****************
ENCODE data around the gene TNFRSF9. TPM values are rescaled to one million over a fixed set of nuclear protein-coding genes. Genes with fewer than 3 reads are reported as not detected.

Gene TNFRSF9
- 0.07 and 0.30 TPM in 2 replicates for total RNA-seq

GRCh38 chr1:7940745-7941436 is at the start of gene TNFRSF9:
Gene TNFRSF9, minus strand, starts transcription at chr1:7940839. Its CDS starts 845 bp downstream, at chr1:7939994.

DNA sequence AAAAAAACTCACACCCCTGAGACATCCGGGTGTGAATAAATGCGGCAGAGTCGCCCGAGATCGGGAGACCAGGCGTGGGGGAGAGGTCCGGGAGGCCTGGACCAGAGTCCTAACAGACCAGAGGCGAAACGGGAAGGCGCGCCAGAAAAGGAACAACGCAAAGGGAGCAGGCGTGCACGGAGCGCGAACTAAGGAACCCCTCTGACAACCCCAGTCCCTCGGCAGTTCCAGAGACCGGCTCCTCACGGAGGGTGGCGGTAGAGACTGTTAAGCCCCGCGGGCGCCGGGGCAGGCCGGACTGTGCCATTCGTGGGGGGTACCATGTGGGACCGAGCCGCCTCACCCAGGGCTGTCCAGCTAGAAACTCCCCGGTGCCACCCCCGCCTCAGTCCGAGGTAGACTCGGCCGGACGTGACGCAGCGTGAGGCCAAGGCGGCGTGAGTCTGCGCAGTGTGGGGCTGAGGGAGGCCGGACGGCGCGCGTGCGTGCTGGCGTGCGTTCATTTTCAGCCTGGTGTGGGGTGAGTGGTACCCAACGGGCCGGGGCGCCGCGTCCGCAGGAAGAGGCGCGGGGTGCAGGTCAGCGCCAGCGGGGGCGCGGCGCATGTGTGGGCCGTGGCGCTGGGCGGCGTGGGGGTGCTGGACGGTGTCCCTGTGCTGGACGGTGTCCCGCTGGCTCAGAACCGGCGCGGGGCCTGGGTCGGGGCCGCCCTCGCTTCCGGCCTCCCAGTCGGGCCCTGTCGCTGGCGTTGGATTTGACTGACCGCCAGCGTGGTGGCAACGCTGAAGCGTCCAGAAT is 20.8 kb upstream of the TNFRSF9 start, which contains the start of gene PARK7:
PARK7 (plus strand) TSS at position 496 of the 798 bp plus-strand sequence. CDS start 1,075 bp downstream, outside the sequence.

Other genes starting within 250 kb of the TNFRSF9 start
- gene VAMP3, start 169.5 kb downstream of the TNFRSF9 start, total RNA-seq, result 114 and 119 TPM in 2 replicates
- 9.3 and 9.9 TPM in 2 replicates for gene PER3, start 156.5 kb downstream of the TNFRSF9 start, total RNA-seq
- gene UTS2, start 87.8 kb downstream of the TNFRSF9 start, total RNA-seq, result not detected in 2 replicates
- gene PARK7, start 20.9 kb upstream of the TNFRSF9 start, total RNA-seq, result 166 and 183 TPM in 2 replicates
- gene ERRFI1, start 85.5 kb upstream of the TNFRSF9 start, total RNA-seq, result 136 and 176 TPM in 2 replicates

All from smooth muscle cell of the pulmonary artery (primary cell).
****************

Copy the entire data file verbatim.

ENCODE data around the gene TNFRSF9. TPM values are rescaled to one million over a fixed set of nuclear protein-coding genes. Genes with fewer than 3 reads are reported as not detected.

Gene TNFRSF9
- 0.07 and 0.30 TPM in 2 replicates for total RNA-seq

GRCh38 chr1:7940745-7941436 is at the start of gene TNFRSF9:
Gene TNFRSF9, minus strand, starts transcription at chr1:7940839. Its CDS starts 845 bp downstream, at chr1:7939994.

DNA sequence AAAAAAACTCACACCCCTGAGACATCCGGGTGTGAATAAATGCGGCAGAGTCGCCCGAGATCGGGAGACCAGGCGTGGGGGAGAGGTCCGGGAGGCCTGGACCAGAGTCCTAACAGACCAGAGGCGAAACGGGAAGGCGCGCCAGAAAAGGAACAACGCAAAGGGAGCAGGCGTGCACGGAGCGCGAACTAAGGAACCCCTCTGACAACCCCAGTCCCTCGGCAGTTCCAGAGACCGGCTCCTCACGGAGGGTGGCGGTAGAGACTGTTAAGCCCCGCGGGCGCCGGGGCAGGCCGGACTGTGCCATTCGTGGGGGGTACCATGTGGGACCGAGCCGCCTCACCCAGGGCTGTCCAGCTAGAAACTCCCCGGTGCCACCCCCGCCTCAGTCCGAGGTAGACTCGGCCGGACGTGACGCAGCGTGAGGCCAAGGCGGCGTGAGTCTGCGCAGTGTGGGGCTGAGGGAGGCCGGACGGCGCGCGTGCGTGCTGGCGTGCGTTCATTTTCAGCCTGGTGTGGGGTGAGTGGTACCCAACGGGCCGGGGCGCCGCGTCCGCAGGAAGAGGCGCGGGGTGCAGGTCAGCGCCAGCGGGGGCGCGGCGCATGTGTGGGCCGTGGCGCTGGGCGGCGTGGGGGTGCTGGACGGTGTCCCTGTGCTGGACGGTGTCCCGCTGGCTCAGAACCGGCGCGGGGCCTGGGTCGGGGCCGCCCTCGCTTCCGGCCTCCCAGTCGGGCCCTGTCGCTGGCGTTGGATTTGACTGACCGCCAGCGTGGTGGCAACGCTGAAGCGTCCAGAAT is 20.8 kb upstream of the TNFRSF9 start, which contains the start of gene PARK7:
PARK7 (plus strand) TSS at position 496 of the 798 bp plus-strand sequence. CDS start 1,075 bp downstream, outside the sequence.

Other genes starting within 250 kb of the TNFRSF9 start
- gene VAMP3, start 169.5 kb downstream of the TNFRSF9 start, total RNA-seq, result 114 and 119 TPM in 2 replicates
- 9.3 and 9.9 TPM in 2 replicates for gene PER3, start 156.5 kb downstream of the TNFRSF9 start, total RNA-seq
- gene UTS2, start 87.8 kb downstream of the TNFRSF9 start, total RNA-seq, result not detected in 2 replicates
- gene PARK7, start 20.9 kb upstream of the TNFRSF9 start, total RNA-seq, result 166 and 183 TPM in 2 replicates
- gene ERRFI1, start 85.5 kb upstream of the TNFRSF9 start, total RNA-seq, result 136 and 176 TPM in 2 replicates

All from smooth muscle cell of the pulmonary artery (primary cell).